Wednesday, 4 March 2015

Derelict inn is not iconic

When you think of iconic structures, the Eiffel Tower, Dubai’s Burj Al Arab or Statue of Liberty probably spring to mind. Personally I can’t imagine anyone thinking that about the empty, and now partially derelict, 16th century inn on the A21, near Pembury.

Imagine my surprise when a local newspaper described Blue Boys Inn as iconic, it’s a landmark yes, but in my eyes not in a good way.

The building, now Grade II-listed, attracted a public outcry after part of it was demolished just two days before it was listed by English Heritage.

Originally linked to plans for a possible McDonald’s drive-thru restaurant, the redevelopment seems perfectly sensible given that many of the passing drivers will have endured the all too often A21 traffic problems en-route to Sussex.

Not surprisingly, the local CPRE group has questioned the plans and possible size of the development as not in keeping. However, rather than it be iconic, surely the irony is that if we do nothing with it it’ll simply become even more of an eyesore?

Retaining any part of the building’s original structure has to be welcomed, especially if it can once again become commercially viable. What’s the difference between its original use as an inn served by coach and horses and a modern-day fast food eatery visited by horsepowered customers? Not much as far as I can see.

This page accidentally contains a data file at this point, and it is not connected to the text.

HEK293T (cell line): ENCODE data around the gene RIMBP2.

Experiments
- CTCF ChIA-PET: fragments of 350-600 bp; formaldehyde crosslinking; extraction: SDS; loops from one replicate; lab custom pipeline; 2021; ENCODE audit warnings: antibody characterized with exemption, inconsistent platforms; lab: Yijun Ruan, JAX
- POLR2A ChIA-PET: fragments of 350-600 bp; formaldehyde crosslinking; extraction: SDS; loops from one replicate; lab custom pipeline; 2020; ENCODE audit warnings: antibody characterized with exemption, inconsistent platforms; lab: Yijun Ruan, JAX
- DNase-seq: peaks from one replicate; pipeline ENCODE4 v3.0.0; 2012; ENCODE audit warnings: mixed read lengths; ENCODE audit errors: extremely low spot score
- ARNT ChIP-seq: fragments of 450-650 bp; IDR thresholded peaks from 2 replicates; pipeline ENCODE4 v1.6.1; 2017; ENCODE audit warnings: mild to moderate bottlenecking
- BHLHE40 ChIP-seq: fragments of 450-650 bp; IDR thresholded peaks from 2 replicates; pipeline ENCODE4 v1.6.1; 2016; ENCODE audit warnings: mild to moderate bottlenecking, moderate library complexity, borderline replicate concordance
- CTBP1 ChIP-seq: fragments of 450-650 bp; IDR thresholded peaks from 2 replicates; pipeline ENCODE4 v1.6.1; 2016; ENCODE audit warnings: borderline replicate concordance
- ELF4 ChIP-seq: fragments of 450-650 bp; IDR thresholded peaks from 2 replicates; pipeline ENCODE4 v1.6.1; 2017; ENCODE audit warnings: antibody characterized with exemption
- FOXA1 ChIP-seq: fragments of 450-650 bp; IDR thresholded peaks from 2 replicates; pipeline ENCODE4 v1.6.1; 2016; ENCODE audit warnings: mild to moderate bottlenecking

Can we please stop constantly looking to the past, and recognise that while the inn might be listed, our buildings are the lifeblood of the economy and a source of employment for many?

Ensure any redevelopment is sensitive by all means. However, hindering, or worse still stopping, projects such as Blue Boys Inn, makes buildings like these even more vulnerable to decay, ironically harming their long-term future still further.

• Andrew Metcalf is a Director of Maxim and a member of SE LEP.

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